E.D.N.Y.: NYPD’s I-Card system when based on PC satisfies collective knowledge

NYPD issues what it calls an “I-Card” (“Activate Investigation Card”) which is supposed to be based on probable cause to believe a person committed a felony. With probable cause, the I-Card provides collective knowledge for an arrest. United States v. Esters, 2022 U.S. Dist. LEXIS 201804 (E.D.N.Y. Nov. 4, 2022):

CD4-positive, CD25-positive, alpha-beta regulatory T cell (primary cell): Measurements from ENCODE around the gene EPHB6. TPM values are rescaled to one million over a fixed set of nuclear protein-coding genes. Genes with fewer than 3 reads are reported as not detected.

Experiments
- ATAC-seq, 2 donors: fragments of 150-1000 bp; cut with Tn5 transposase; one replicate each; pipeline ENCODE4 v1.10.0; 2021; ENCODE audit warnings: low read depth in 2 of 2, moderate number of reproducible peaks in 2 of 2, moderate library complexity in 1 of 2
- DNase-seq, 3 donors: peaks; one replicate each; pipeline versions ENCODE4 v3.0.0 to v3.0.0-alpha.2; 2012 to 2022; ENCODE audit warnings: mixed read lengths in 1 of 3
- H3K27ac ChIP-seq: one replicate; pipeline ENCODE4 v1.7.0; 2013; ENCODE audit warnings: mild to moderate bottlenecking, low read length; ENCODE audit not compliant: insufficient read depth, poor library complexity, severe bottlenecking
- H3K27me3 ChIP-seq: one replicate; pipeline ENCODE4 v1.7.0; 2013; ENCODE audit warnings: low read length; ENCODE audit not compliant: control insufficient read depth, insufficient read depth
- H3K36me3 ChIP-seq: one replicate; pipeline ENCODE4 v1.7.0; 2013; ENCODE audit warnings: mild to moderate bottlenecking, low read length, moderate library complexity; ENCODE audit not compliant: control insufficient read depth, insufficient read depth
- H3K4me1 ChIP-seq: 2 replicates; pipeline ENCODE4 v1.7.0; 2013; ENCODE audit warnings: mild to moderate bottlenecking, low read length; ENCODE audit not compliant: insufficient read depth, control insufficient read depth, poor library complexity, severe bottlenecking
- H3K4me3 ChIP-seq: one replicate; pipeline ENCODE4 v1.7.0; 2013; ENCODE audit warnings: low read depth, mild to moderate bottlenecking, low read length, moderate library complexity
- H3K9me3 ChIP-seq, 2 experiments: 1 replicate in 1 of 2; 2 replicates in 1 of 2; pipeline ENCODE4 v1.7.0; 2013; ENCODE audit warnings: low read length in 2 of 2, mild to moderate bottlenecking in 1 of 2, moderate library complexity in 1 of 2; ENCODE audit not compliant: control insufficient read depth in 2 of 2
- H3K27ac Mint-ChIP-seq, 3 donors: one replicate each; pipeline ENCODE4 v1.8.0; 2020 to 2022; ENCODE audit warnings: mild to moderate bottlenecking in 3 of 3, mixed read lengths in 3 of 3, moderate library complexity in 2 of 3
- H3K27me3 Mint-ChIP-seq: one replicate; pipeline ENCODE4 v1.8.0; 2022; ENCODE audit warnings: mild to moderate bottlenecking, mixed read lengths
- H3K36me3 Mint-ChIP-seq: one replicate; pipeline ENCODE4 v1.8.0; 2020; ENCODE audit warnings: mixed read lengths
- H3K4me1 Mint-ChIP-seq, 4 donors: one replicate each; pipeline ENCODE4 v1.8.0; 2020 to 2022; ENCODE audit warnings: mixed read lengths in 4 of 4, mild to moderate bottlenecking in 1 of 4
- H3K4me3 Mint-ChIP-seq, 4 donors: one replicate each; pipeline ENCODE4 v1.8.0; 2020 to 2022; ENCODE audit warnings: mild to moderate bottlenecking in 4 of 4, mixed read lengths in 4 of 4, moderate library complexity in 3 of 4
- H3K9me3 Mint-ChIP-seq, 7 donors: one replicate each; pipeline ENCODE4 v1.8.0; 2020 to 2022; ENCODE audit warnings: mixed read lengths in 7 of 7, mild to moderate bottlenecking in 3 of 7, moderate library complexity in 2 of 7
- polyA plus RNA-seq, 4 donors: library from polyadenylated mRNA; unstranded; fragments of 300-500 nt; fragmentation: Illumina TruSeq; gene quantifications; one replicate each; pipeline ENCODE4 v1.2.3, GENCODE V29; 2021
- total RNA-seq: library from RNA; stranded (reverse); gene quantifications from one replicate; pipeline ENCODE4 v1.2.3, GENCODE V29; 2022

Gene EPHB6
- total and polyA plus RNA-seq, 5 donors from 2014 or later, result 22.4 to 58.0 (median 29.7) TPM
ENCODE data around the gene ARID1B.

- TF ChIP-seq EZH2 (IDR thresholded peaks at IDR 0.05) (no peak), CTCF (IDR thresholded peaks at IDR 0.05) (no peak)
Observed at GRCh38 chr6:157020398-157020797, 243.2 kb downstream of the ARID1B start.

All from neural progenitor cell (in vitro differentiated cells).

n.4: I-Cards are “an internal NYPD form issued by an officer when there is a suspect, witness, or perpetrator to be investigated.” Johnson v. City of New York, No. 15-CV-1625, 2017 WL 1476139, at *2 (E.D.N.Y. Apr. 24, 2017) (Gold, M.J.). There are two types of I-Cards: a “probable cause” I-Card and a “suspect only” I-Card. United States v. Fleming, No. 18-CR-197, 2019 WL 486073, at *2 (E.D.N.Y. Feb. 6, 2019). “Probable cause [I-Cards] signal that there is probable cause for a person’s arrest, whereas suspect only [I-Cards] show that the subject … is a person of interest.” Id. The I-Card at issue here was of the “probable cause” type.

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